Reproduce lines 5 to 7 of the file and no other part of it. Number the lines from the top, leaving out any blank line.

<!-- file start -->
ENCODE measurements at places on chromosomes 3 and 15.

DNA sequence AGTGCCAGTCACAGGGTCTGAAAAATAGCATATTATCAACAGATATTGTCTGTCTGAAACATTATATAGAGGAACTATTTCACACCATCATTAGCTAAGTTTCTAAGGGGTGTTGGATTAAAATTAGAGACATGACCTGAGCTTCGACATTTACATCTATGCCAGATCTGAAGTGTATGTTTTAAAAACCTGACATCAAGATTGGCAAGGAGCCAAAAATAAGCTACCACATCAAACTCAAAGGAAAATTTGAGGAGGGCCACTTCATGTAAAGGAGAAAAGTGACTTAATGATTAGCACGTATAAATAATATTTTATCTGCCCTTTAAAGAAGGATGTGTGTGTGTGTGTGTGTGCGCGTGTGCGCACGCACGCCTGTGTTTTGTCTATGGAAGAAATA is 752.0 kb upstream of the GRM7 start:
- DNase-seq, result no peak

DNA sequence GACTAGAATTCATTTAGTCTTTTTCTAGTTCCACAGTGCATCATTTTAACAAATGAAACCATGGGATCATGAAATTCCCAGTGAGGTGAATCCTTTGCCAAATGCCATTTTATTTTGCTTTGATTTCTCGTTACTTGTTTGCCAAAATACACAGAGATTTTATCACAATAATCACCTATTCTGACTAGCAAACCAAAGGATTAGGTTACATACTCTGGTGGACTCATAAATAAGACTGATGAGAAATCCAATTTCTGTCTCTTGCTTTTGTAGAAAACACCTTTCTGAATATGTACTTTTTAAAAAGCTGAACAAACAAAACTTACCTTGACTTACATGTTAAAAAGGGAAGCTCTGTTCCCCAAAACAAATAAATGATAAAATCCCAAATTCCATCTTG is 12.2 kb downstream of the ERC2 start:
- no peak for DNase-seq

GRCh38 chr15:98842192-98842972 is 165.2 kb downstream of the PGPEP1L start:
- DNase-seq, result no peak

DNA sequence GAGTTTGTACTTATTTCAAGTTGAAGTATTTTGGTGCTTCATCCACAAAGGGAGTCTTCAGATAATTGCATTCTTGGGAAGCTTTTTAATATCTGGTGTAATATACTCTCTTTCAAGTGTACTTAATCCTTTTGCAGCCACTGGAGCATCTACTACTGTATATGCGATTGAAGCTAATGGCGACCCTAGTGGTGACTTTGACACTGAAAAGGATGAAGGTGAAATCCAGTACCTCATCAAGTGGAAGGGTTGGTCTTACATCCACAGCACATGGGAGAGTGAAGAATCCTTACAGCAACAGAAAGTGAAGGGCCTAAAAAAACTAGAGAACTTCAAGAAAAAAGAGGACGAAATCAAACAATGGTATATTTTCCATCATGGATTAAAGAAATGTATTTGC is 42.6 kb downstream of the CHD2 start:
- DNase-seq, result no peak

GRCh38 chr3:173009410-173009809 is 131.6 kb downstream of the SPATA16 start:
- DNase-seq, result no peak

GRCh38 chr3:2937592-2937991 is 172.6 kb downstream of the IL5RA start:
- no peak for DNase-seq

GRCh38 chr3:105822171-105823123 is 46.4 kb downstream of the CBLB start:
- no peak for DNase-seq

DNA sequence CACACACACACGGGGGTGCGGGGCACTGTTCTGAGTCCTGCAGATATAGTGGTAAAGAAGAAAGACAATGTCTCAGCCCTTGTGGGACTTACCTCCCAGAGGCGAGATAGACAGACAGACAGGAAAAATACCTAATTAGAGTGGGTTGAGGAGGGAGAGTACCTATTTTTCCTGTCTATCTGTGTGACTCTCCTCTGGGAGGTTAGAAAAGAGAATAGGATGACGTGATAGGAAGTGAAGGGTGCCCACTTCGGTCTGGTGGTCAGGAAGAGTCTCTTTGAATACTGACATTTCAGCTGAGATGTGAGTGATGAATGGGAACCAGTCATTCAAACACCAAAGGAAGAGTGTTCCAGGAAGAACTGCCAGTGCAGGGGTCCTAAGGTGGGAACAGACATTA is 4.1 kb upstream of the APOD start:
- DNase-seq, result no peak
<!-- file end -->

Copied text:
- no peak for DNase-seq

GRCh38 chr15:98842192-98842972 is 165.2 kb downstream of the PGPEP1L start:
- DNase-seq, result no peak